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The Gospel According to Madison Avenue


As a 19th century theologian once warned, “Beware of manufacturing a God of your own,” who is “all love, but not holy.”

The latest “He Gets Us” Super Bowl commercial has been widely criticized, and for good reason. This article won’t plod through every objection that’s been raised — that’s a longer story for another day.

Instead, let’s zero in on what may be the campaign’s most subversive slice, one that’s gained little attention thus far.

But first, a quick skim over the controversy will set the scene for what should concern every faithful Christian.

“He Gets Us” is under the direction of a nonprofit called Come Near. Few know much about the people behind the group, but what we do know is alarming.

Internet sleuths have pointed out, for instance, that the CEO in charge of the organization reportedly is a pronoun warrior on social media — of the he/him variety.

Moreover, one of the marketing gurus hired to produce the commercial not only lists her pronouns but also brags about having a “fierce passion” for leftist diversity dogmas.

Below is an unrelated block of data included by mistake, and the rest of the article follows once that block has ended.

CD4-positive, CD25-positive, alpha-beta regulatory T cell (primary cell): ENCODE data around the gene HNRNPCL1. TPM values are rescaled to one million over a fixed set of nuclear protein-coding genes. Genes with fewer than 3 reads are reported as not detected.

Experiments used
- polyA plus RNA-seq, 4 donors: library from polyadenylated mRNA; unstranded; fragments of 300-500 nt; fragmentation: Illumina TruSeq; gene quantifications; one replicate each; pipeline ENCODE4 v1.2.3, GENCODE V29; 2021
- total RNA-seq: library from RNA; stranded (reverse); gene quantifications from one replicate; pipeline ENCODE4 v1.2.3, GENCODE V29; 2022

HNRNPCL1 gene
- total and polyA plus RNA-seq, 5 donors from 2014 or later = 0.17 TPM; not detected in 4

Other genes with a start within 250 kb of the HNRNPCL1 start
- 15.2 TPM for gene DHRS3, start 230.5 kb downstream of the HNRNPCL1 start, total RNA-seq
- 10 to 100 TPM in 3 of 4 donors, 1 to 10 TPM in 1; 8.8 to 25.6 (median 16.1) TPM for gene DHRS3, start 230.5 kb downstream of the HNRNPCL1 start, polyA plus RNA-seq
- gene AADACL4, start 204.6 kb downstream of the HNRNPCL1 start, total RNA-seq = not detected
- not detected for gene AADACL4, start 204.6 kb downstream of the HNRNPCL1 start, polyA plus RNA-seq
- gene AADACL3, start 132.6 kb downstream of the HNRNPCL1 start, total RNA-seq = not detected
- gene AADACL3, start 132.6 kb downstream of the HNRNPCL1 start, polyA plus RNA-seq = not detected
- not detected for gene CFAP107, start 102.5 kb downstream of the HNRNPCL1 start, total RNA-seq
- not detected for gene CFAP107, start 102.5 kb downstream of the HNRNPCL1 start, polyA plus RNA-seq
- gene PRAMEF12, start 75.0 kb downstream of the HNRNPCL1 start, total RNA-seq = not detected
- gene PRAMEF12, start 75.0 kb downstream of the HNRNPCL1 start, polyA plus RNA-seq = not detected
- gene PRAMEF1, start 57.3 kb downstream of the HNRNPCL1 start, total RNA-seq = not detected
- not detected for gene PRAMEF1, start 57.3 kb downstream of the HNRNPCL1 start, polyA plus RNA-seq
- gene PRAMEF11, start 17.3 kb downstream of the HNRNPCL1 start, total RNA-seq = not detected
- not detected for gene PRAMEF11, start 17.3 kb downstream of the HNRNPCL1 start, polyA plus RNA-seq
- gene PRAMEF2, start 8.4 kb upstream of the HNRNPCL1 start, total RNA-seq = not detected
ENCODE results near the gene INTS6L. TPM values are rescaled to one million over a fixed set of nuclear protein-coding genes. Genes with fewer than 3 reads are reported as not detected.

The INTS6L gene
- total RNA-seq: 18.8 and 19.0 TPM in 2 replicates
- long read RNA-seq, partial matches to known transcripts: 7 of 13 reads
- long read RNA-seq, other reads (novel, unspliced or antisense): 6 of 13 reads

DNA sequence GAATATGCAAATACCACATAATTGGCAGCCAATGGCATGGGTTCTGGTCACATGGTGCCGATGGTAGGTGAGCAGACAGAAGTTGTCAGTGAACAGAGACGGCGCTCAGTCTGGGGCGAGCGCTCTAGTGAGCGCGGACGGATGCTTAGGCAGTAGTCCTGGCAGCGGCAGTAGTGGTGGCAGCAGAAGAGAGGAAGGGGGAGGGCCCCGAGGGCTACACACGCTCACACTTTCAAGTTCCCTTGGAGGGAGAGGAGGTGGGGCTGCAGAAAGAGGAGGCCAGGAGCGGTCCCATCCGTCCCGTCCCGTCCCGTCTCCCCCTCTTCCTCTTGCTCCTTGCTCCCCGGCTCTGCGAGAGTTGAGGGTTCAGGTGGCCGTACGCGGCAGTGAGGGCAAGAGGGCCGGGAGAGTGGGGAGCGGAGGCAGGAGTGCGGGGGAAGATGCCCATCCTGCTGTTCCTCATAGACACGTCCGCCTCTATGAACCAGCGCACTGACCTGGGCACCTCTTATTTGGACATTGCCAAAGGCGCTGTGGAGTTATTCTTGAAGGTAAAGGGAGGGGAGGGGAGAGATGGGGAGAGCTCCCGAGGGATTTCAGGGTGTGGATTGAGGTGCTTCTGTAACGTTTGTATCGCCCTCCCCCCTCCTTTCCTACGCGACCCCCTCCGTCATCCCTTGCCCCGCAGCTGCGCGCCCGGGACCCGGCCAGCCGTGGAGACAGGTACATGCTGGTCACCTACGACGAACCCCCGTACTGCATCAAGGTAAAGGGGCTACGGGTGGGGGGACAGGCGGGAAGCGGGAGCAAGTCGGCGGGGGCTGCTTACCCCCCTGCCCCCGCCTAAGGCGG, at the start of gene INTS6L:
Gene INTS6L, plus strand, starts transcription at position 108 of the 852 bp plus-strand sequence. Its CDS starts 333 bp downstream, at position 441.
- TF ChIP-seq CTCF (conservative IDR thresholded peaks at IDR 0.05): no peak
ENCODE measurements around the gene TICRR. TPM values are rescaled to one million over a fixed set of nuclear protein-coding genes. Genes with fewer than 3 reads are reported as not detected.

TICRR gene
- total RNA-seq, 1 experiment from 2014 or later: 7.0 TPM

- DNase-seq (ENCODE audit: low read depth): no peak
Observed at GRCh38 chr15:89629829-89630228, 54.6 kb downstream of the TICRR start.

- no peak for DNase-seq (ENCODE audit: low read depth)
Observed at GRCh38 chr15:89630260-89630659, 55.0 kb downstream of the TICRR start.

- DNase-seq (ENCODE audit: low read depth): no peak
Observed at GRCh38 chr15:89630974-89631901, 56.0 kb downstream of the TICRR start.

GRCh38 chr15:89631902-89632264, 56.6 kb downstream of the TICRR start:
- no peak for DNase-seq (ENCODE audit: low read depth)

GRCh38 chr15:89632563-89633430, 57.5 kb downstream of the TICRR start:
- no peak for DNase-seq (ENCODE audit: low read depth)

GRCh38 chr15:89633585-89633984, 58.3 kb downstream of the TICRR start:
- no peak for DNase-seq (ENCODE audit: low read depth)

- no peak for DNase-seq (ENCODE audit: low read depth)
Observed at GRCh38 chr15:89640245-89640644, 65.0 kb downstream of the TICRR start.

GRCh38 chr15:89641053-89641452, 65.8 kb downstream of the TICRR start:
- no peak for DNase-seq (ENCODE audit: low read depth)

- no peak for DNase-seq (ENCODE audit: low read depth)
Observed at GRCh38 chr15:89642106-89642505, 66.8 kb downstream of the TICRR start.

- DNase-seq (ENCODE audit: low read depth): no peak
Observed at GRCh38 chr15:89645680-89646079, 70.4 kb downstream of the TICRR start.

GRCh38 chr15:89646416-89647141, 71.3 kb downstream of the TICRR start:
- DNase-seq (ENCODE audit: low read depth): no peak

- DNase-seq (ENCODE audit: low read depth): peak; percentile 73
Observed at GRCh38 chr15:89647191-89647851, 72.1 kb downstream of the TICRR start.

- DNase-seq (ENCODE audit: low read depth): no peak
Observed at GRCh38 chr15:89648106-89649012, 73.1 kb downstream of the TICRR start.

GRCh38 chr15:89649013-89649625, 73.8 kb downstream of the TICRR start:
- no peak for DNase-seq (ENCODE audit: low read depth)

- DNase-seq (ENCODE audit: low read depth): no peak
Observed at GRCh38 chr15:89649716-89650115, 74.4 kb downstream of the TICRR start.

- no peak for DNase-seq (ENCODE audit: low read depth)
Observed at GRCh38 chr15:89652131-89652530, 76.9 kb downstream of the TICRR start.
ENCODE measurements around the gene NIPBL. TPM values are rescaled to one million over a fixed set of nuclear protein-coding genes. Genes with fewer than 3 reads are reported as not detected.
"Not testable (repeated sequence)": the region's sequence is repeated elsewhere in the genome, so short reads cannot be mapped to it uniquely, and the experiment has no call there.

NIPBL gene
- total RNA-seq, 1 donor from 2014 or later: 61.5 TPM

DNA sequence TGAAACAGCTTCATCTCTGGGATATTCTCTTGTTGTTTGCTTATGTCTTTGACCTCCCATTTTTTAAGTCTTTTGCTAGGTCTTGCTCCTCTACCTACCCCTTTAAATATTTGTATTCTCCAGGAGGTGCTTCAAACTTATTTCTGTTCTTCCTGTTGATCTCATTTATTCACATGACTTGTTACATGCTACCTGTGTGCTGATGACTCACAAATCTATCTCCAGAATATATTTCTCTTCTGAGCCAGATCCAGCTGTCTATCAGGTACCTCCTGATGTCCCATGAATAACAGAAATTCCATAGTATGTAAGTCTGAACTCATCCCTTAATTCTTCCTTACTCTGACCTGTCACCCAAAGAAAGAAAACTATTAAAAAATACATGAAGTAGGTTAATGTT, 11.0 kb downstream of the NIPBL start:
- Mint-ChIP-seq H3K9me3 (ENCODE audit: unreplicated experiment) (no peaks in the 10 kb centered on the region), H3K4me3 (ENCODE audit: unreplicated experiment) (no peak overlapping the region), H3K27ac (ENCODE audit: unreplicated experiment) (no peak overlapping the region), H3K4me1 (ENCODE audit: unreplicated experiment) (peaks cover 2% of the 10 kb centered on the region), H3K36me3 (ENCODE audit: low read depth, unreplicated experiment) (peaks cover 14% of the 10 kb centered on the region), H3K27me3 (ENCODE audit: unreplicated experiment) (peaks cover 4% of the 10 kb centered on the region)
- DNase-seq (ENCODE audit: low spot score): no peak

So, if you’re puzzled about how the act of Jesus washing His disciples’ feet — a symbolic act that represented the cleansing of sin and a summons to servant leadership — was used to pander to progressive cultural sensibilities, that should clear up the confusion.

Still, within the litany of misgivings regarding the ad, this hardly makes a dent, as you’ll see.

As their name would suggest, Come Near claims that its objective is to remind people of the “world’s greatest love story.” 

In their About section online, the group states:

“How did the story of Jesus, the world’s greatest love story, get twisted into a tool to judge, harm, and divide? How do we remind people that the story of Jesus belongs to everyone? These questions are the beating heart of He Gets Us.”

That paragraph itself is problematic, but if we take at face value that Jesus’ sacrifice is the “world’s greatest love story,” which it is, then why did Come Near drop millions of dollars to seize the attention of 123 million viewers, only to sidestep this epic narrative entirely?

There was no mention of what biblical love actually entails: “That while we were yet sinners, Christ died for us” (Romans 5:8). Rather, the notorious foot-washing scenes left viewers with an incomplete conclusion — that “Jesus didn’t teach hate. He washed feet.”